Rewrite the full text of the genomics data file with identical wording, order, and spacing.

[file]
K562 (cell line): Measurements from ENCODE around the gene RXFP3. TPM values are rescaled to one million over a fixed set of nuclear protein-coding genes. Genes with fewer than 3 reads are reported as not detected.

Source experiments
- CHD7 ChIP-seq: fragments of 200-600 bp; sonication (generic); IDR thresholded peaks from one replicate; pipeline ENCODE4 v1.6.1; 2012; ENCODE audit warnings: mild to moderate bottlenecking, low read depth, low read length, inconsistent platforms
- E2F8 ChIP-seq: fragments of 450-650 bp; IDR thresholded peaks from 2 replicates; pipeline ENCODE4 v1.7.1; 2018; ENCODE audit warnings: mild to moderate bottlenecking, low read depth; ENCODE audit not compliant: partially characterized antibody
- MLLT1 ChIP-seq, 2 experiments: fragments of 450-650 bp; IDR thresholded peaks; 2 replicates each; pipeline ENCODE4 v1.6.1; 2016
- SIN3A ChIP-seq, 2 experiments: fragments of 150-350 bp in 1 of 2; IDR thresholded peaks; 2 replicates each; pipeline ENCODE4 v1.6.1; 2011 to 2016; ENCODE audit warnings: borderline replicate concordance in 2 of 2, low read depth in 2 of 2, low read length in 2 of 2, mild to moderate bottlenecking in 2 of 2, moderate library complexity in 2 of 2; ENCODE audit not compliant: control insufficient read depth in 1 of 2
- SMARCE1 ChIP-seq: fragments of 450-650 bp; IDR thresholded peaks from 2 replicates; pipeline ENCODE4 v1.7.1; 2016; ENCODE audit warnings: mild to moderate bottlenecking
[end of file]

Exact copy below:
K562 (cell line): Measurements from ENCODE around the gene RXFP3. TPM values are rescaled to one million over a fixed set of nuclear protein-coding genes. Genes with fewer than 3 reads are reported as not detected.

Source experiments
- CHD7 ChIP-seq: fragments of 200-600 bp; sonication (generic); IDR thresholded peaks from one replicate; pipeline ENCODE4 v1.6.1; 2012; ENCODE audit warnings: mild to moderate bottlenecking, low read depth, low read length, inconsistent platforms
- E2F8 ChIP-seq: fragments of 450-650 bp; IDR thresholded peaks from 2 replicates; pipeline ENCODE4 v1.7.1; 2018; ENCODE audit warnings: mild to moderate bottlenecking, low read depth; ENCODE audit not compliant: partially characterized antibody
- MLLT1 ChIP-seq, 2 experiments: fragments of 450-650 bp; IDR thresholded peaks; 2 replicates each; pipeline ENCODE4 v1.6.1; 2016
- SIN3A ChIP-seq, 2 experiments: fragments of 150-350 bp in 1 of 2; IDR thresholded peaks; 2 replicates each; pipeline ENCODE4 v1.6.1; 2011 to 2016; ENCODE audit warnings: borderline replicate concordance in 2 of 2, low read depth in 2 of 2, low read length in 2 of 2, mild to moderate bottlenecking in 2 of 2, moderate library complexity in 2 of 2; ENCODE audit not compliant: control insufficient read depth in 1 of 2
- SMARCE1 ChIP-seq: fragments of 450-650 bp; IDR thresholded peaks from 2 replicates; pipeline ENCODE4 v1.7.1; 2016; ENCODE audit warnings: mild to moderate bottlenecking